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In the recent past, most industrial democracies have drastically transformed their monetary policy institutions, making their central banks more independent of direct political control. New Zealand and Italy made the initial efforts to grant independence to their central banks. More recently, France, Spain, Britain, and Sweden have reformed their central banks' independence. Additionally, members of the European Union have implemented a single currency, with an independent European central bank to administer monetary policy.
Banking on Reform stresses the politics surrounding the choices of these institutions, specifically the motivations of political parties. Where intraparty conflicts have threatened a party's ability to hold office, politicians have adopted an independent central bank. Additionally, where political parties have been secluded from the political consequences of economic change, reform has been thwarted or delayed. Many political parties have modified their policy priorities and electoral strategies to balance these conflicting interests and rebuild social coalitions, including monetary reforms.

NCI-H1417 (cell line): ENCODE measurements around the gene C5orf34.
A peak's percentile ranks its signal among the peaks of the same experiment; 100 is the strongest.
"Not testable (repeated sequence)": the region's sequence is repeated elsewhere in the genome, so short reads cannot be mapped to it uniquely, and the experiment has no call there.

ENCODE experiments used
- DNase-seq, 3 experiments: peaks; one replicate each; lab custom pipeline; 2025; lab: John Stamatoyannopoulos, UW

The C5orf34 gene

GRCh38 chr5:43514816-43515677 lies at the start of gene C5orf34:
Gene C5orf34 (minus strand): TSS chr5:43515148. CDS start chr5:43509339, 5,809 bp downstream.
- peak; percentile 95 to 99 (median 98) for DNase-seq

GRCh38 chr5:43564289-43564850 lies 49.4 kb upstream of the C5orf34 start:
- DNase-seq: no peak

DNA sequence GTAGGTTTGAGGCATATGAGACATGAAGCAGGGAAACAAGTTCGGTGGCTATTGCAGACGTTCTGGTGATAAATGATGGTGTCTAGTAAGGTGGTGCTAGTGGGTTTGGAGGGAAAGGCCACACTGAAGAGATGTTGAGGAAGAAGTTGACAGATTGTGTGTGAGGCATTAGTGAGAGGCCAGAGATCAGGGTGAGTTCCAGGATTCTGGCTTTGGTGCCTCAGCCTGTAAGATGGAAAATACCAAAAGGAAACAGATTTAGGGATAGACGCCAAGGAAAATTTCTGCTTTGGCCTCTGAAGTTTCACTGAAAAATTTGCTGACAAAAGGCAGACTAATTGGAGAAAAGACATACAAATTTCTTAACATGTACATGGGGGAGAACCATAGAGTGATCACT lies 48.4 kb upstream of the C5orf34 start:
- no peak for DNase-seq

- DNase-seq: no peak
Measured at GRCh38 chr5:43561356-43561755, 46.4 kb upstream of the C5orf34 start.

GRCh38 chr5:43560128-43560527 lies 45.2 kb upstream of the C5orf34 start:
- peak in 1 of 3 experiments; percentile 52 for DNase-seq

The drive toward a single currency reflects these political concerns. By delegating monetary policy to the European level, politicians in the member states have removed a potentially divisive issue from the domestic political agenda, thereby allowing parties to reconstruct their support on the foundation of other issues.
William Bernhard provides a variety of evidence, utilizing quantitative and statistical tests to enhance his argument that with monetary policy reforms, parties have sought to draw on the political credibility of an independent central bank to cope with electoral consequences of economic internationalization and deindustrialization.